Linda McGehee brings more than 40 years of sewing experience to her garment and handbag designs. Her work has appeared in the Fairfield Fashion Show and other venues. She has also authored several books, and is the owner of Ghee's mail-order sewing and notions company. See the website at ghees.com.
How did you get started in fiber arts?
Sewing became a passion for me when my bride doll needed more clothes. That was 50 years ago. I immediately started making my own clothes, because that way my garments could be different from everybody else's. I could choose the pattern and change it to meet my desires, and I could decide on the fabric too.
2. What are your favorite kinds of projects? What inspires your designs? In 1980 I opened a business sewing for others, but quickly discovered that I preferred to be surrounded by those who wanted to learn to sew rather than those who wanted me to do it for them. At that point, I changed my business to a sewing school.
With each of my patterns, I include 3 decorative stitching ideas. After designing several patterns, I began to run out of straight stitch design ideas. One day, in the late 1980's, it dawned on me that all designs do not have to use straight lines. I started stitching with jeans thread and sewing wavy lines. This opened up a whole new world. Broomstick skirts became popular around that time. The wrinkles intrigued me, so I placed interfacing on the wrong side of the wrinkles to maintain the texture. This technique that I originated is called crinkling, and it has become the basis of much of my texture work.
The market, with all of its threads, yarns, beads, buttons and fabrics, has made it fun to be creative. Sometimes a button sparks an idea. Other times it's the fabric. Nature also plays a big part in my choice of design, color and combinations.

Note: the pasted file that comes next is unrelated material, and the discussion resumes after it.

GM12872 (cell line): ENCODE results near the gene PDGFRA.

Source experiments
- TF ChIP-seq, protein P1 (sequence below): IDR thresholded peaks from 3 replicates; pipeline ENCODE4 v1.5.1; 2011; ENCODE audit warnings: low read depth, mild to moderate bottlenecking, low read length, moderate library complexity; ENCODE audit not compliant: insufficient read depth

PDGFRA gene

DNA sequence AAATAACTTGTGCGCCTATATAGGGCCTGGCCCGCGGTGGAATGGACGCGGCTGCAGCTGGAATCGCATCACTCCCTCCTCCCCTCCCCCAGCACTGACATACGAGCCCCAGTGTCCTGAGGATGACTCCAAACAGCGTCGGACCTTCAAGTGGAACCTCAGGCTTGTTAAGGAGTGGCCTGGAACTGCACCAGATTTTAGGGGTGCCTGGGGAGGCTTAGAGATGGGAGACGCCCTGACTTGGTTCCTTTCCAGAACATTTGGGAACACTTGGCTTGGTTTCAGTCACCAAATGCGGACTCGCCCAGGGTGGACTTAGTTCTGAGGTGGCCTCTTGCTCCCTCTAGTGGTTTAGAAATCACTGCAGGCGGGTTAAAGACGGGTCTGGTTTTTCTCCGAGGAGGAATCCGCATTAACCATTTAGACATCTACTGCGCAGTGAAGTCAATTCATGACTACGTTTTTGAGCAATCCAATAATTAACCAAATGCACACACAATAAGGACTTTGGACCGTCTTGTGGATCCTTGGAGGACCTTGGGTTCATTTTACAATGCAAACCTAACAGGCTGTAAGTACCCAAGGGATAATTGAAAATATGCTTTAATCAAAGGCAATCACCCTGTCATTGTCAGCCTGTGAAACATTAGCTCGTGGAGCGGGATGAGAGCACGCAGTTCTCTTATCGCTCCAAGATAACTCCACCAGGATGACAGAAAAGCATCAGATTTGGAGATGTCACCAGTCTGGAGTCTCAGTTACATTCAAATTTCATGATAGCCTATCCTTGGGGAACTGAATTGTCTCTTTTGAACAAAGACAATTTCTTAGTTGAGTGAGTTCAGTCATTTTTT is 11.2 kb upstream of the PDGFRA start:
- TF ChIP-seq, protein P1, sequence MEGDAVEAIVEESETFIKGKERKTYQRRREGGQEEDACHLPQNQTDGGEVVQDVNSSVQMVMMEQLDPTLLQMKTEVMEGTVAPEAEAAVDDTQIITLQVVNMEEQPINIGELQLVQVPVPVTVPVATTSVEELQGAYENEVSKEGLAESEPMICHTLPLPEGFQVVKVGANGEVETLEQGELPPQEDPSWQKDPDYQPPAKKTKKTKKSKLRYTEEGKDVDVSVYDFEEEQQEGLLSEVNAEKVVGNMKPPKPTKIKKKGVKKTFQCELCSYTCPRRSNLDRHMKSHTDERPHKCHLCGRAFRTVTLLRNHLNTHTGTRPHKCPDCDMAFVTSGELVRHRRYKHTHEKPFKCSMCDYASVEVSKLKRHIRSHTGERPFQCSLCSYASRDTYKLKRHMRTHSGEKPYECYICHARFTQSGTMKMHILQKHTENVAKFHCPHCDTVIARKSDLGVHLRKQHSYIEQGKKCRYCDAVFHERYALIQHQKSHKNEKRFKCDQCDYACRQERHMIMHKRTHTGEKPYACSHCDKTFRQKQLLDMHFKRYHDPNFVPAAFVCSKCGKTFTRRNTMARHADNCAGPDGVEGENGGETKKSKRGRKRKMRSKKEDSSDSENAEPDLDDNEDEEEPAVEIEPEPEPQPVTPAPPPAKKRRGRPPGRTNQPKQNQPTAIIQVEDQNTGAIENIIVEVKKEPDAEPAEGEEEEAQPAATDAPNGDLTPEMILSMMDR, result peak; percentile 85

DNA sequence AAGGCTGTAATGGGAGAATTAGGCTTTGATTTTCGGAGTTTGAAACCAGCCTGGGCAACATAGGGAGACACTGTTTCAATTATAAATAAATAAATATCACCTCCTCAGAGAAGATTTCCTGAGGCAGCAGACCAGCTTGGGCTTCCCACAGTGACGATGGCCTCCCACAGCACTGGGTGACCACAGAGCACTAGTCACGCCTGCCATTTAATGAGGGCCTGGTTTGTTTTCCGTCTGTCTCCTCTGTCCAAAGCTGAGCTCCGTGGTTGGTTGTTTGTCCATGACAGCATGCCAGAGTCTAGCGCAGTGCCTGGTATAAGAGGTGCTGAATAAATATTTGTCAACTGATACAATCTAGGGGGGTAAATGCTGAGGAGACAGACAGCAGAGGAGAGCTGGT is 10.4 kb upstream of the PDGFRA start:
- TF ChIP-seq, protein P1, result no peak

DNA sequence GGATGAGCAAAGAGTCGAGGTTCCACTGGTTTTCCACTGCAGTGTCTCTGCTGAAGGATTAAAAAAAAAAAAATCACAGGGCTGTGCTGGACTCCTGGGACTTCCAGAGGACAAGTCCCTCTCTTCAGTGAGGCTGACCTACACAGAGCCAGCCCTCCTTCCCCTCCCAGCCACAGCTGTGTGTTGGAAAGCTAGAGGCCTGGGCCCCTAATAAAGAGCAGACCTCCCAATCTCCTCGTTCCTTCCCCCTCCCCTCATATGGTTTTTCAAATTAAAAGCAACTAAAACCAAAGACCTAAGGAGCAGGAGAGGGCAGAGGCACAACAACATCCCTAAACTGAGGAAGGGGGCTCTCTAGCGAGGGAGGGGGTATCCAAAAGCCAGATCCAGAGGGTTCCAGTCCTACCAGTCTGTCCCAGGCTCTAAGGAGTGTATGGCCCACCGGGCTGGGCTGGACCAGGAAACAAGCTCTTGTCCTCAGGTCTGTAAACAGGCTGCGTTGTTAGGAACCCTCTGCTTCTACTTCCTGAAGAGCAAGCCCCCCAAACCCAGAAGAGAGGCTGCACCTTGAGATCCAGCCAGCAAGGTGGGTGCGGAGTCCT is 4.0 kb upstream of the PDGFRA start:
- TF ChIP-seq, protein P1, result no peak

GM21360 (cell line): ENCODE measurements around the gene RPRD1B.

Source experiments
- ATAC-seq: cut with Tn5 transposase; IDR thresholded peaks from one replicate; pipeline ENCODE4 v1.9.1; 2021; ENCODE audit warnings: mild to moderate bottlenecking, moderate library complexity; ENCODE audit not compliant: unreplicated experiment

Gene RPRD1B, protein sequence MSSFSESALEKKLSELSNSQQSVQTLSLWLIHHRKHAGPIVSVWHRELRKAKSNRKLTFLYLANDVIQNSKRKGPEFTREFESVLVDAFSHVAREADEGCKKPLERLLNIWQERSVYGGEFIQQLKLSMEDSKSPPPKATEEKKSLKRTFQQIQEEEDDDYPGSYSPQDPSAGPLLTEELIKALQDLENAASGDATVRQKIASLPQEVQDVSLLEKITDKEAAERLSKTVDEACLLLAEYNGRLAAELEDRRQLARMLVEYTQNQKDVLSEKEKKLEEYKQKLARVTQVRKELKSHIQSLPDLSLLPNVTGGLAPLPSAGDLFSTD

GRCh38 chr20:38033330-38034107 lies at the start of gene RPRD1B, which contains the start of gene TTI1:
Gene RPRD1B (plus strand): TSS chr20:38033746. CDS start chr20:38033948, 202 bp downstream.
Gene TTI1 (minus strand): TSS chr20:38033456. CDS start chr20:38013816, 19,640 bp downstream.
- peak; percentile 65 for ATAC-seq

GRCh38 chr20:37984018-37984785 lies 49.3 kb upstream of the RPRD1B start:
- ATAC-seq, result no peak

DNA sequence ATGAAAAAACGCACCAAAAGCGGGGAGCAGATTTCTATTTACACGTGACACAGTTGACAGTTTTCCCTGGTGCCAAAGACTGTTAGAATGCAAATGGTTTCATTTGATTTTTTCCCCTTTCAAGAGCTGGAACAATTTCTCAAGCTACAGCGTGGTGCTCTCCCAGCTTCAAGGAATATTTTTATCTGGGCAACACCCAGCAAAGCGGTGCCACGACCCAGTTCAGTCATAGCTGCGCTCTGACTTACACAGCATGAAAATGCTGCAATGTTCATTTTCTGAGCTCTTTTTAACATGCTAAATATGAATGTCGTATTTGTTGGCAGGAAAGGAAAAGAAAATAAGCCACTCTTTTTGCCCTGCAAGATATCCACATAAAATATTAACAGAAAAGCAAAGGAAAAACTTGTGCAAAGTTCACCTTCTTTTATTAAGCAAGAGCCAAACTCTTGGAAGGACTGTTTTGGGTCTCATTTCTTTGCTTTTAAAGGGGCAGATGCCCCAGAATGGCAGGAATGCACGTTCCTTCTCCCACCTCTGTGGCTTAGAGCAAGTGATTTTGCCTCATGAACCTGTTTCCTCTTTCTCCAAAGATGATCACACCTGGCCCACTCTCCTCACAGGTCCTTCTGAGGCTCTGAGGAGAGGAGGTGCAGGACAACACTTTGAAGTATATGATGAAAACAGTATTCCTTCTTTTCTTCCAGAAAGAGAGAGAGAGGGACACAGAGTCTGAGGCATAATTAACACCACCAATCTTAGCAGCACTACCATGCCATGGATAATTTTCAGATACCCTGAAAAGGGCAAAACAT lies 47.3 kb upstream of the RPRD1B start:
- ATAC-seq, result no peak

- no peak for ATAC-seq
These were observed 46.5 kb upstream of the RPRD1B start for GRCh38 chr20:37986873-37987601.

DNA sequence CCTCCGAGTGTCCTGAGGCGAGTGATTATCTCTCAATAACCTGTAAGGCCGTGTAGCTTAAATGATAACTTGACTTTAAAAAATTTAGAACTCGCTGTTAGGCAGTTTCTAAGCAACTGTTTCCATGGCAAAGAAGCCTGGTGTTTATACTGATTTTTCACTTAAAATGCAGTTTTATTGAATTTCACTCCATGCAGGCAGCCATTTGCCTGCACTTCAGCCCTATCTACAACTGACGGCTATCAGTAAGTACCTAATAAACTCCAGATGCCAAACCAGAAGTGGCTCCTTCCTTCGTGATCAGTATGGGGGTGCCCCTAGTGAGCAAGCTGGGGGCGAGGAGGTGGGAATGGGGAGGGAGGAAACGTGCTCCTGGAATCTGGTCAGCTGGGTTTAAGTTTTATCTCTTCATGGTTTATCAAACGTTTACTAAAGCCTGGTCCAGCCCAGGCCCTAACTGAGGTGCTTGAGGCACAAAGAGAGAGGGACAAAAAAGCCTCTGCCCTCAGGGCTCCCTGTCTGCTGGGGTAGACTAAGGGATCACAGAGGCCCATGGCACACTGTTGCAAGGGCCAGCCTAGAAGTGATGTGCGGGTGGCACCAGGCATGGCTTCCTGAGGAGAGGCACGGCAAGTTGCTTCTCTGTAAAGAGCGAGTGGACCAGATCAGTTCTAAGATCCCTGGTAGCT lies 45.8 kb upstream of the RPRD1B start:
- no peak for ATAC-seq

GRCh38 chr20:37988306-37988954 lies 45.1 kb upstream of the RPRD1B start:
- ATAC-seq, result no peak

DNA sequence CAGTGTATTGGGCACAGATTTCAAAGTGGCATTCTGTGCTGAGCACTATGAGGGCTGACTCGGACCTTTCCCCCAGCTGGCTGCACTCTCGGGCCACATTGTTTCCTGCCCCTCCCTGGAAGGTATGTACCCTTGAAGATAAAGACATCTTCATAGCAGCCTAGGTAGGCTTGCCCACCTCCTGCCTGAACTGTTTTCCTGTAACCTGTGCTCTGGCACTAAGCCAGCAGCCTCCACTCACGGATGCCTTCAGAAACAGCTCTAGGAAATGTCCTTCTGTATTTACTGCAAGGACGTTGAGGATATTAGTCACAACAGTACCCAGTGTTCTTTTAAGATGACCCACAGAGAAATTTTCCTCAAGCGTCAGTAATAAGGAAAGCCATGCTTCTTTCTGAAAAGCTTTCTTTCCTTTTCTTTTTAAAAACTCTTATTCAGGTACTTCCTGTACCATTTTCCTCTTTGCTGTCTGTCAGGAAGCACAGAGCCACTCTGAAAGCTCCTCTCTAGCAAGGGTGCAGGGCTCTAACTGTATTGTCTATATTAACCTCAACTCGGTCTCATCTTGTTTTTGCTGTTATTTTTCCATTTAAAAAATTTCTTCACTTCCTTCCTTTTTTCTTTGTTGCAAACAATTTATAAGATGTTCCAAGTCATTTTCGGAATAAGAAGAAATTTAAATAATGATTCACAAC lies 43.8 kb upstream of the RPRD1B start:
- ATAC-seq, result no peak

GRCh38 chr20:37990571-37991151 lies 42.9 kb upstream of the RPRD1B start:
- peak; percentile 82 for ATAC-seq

What led you to focus your talents on creating bags?
When I changed my business to a school, Ultra Suede was very big in fashion. After making a suit, there was always a good-size chunk of fabric left over. With the price of Ultra Suede, I didn't want that large piece of fabric to go to waste. This was the beginning of my bag business. I found a source for handbag hardware and the rest is history.
Handbags are a nice-sized palette for play. You can experiment with designs, piecing, appliqué, heirloom techniques, embroidery or threadwork, and have a place to put it. Bags are also a great venue to learn techniques like corded piping, zippers and to use feet to make the tasks easier. All this fun and you don't have to worry about fitting a body!
If you could offer one piece of advice for fiber artists and quiltmakers today, what would it be?
Learn to run your machine properly. Know the rules, but use this information as a guide to play with your machine. Relax, experiment and enjoy the adventure. There are so many threads to play with, and each one creates its own character, depending upon the stitch or way it's used. There is wonderful fabric to choose from. Machines are fantastic with all the options and accessories. Enjoy the experience and remember that we still make lemonade from lemons!
Linda McGehee, appears in the July/August '08 (No. 122) issue of QUILTMAKER magazine.